Take notes during the visit. Either take notes yourself or have your family member or friend take them for you. Your notes can help you both remember what the doctor said and manage your care moving forward.
Listen carefully. Answer your doctor’s questions as accurately as you can. And if you’re uncertain about something they’ve said or asked, ask follow-up questions to help you get clarity.
Be honest. Don’t just tell your doctor what you think they want to hear. For example, if you’re having trouble getting enough exercise or sticking to your medication routine, talk about it. Being candid about sensitive subjects or even about the appointment itself can help your doctor suggest what’s right for you.
Tips on asking questions
Asking questions is one of the best ways to communicate with your doctor. Preparing questions ahead of time can help. But ask questions that come up during your visit, too. If you don't understand something, ask your doctor to explain it.
Here are some of the types of questions you can ask, depending on your situation:
If your doctor prescribes a medication, ask:
- What is the name of the medication?
- What is it for? What does it treat and how?
- When and how do I take it? For example, do I take it in the morning? Should I take it with food?
- What side effects should I watch for?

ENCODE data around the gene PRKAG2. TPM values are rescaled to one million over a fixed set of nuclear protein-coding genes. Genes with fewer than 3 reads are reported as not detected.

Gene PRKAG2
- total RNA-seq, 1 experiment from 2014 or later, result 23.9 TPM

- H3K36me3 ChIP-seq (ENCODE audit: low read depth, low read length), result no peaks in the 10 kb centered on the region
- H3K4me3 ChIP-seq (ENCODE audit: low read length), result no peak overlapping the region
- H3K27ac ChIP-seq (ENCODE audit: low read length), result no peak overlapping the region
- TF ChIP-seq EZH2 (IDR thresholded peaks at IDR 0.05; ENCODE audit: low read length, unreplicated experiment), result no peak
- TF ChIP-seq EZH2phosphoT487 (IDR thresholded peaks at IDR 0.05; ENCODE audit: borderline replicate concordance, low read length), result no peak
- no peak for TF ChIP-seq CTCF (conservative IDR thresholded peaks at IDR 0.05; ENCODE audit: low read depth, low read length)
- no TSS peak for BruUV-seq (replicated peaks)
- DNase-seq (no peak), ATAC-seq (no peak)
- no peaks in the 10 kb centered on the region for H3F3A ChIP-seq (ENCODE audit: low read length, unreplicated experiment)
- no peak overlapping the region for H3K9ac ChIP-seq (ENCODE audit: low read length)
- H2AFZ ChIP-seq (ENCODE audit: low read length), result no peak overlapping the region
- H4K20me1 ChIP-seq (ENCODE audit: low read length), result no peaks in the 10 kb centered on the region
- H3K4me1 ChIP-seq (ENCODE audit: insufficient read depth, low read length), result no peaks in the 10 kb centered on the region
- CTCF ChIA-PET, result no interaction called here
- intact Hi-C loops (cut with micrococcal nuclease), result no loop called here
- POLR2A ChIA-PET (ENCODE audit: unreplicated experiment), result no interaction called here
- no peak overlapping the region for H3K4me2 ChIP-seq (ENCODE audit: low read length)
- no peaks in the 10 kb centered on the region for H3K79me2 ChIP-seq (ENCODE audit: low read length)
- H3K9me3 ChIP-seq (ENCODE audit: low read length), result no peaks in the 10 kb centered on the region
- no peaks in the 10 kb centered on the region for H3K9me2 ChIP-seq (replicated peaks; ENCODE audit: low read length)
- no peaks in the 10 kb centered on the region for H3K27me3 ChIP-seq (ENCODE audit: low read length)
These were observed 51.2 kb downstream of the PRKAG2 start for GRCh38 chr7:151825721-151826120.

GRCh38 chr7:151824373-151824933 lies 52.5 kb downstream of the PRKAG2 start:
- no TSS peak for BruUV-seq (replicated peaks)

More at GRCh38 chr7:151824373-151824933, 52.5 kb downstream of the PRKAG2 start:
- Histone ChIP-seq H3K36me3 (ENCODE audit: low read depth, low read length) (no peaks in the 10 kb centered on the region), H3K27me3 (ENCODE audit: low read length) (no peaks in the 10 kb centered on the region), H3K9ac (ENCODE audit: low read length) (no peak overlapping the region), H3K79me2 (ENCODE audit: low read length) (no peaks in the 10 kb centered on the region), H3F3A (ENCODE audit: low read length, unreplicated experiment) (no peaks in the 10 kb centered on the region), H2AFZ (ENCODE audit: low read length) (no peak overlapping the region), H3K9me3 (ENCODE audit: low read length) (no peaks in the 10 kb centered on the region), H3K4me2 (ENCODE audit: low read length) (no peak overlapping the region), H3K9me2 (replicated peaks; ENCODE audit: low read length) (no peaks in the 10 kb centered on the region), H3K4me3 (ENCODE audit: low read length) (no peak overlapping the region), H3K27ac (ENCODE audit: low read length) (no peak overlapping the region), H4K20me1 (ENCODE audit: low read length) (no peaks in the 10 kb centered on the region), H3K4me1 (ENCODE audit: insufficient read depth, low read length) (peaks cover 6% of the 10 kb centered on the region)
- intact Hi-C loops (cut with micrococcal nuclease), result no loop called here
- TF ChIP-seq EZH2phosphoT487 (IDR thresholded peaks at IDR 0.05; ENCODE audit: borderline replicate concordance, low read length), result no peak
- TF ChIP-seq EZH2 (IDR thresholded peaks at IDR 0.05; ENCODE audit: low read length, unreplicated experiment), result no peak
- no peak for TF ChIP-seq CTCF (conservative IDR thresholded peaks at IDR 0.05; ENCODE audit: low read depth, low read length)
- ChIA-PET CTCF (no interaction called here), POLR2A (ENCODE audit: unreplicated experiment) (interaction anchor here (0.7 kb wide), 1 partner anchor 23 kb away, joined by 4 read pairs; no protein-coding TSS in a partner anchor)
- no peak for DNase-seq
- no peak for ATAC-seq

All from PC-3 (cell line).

- How will it interact with other medications I am taking?
- What should I do if I miss a dose?
- How long will I need to take it?
- Is this brand name medication? If so, is there a generic version?
- Is there a cheaper medication that might work as well?
If your doctor wants you to have a test, ask:
- Why do I need this test?
- How is the test done?
- How do I prepare for the test?
- Who will perform the test?
- Does the test have any risks?
- When will I get the results?
If your doctor wants you to have surgery, ask:
- Why do I need this surgery?
- What are the risks and benefits?
- Do I have other treatment options?
- Who will do the surgery?
- Will I need to stay in the hospital? If so, for how long?
- How long will it take to recover?
- Will someone need to drive me home afterward?
- How much will it cost?
Tips on the end of the appointment and beyond
At the end of your appointment, try explaining back to your doctor what you’ve talked about. Summarizing what you’ve discussed is a good way to understand and remember what you’ve learned. And it can be helpful to make sure you’re both on the same page.
Just because your appointment is over, it doesn’t mean your partnership is. Good communication is still important even after your scheduled visit. You may realize later that you have more questions. If so, call or email your doctor. Also, let them know if your symptoms change or you’re having trouble with their instructions. Even between visits, your doctor is still part of your team, working with you to improve your health. So, keep communicating.
By Mary Small, Contributing Writer
Michael Phillips, Contributing Writer
Agency for Healthcare Research and Quality. Be more engaged in your healthcare. Accessed April 7, 2022.
Familydoctor.org. Getting the most out of your doctor appointment. Accessed April 7, 2022.
National Institute on Aging. Five ways to get the most out of your doctor’s visit. Accessed April 7, 2022.
National Institute on Aging. What do I need to tell the doctor? Accessed April 7, 2022.
Last Updated: April 12, 2022